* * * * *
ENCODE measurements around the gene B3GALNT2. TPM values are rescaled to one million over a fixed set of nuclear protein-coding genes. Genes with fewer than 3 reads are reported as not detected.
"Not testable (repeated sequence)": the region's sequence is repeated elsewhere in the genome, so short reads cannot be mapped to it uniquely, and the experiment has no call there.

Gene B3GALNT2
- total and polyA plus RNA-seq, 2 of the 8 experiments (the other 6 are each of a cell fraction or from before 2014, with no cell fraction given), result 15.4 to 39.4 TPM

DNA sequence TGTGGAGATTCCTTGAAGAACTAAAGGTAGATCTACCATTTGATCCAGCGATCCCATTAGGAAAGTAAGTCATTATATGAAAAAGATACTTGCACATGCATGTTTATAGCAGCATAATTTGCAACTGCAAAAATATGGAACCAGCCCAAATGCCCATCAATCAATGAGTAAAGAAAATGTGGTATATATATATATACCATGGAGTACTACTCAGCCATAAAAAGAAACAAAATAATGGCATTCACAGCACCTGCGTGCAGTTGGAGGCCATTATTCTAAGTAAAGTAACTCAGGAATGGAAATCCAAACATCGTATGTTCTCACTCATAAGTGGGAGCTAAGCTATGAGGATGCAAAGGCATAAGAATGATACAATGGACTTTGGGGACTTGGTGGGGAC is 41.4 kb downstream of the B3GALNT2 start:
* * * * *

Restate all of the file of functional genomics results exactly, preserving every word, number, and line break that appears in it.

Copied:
ENCODE measurements around the gene B3GALNT2. TPM values are rescaled to one million over a fixed set of nuclear protein-coding genes. Genes with fewer than 3 reads are reported as not detected.
"Not testable (repeated sequence)": the region's sequence is repeated elsewhere in the genome, so short reads cannot be mapped to it uniquely, and the experiment has no call there.

Gene B3GALNT2
- total and polyA plus RNA-seq, 2 of the 8 experiments (the other 6 are each of a cell fraction or from before 2014, with no cell fraction given), result 15.4 to 39.4 TPM

DNA sequence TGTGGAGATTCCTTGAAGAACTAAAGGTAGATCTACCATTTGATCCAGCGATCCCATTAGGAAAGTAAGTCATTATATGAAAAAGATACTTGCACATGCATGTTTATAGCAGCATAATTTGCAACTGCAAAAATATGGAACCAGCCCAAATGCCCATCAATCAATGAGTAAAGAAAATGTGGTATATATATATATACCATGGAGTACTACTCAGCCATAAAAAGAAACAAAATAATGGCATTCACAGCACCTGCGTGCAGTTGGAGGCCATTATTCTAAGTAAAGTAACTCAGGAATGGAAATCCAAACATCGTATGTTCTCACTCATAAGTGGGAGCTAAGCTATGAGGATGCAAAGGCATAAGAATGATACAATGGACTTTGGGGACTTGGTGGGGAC is 41.4 kb downstream of the B3GALNT2 start: